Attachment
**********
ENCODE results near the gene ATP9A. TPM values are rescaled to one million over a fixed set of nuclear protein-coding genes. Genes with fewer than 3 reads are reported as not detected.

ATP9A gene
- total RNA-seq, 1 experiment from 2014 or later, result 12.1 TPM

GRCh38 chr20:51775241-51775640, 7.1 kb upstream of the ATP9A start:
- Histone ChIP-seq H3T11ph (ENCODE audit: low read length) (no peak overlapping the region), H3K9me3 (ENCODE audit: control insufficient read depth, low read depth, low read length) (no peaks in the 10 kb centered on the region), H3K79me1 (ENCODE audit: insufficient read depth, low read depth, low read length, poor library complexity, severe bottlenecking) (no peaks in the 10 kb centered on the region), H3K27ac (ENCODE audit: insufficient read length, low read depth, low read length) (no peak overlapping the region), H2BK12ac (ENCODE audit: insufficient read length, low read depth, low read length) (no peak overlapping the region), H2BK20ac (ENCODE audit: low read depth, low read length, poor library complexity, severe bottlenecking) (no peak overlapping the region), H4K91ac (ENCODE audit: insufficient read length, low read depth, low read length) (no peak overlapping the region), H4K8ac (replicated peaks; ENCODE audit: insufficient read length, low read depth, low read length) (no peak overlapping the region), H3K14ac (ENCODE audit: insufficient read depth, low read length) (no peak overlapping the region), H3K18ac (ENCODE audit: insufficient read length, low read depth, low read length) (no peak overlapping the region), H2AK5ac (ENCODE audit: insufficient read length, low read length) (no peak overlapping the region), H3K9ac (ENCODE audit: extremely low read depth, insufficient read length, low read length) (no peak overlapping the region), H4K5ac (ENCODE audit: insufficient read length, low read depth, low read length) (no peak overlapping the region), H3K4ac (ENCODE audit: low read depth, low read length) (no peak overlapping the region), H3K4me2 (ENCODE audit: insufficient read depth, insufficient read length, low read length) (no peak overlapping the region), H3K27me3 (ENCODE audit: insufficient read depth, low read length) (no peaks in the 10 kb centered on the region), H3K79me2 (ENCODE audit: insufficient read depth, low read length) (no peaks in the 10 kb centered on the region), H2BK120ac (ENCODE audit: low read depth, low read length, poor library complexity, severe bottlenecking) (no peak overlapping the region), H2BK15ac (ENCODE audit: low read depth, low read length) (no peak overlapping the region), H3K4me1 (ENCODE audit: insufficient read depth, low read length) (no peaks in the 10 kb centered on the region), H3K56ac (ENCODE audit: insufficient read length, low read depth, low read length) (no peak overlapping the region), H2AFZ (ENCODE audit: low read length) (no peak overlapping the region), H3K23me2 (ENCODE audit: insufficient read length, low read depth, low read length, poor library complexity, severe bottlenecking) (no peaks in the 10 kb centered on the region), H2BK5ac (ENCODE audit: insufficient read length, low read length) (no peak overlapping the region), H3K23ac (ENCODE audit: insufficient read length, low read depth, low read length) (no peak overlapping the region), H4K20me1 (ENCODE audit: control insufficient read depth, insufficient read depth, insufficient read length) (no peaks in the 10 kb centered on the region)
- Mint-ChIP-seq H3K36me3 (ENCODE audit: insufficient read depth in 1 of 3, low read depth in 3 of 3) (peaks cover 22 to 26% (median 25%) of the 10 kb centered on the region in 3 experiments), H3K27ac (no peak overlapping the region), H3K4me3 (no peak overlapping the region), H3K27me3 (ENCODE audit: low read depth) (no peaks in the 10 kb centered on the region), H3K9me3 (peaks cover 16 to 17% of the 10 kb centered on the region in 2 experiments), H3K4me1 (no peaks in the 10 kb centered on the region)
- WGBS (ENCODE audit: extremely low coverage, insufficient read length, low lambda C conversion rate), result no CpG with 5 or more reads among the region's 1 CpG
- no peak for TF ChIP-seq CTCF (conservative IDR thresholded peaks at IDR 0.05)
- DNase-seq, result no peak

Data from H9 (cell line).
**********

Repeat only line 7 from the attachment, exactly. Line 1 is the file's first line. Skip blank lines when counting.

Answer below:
- WGBS (ENCODE audit: extremely low coverage, insufficient read length, low lambda C conversion rate), result no CpG with 5 or more reads among the region's 1 CpG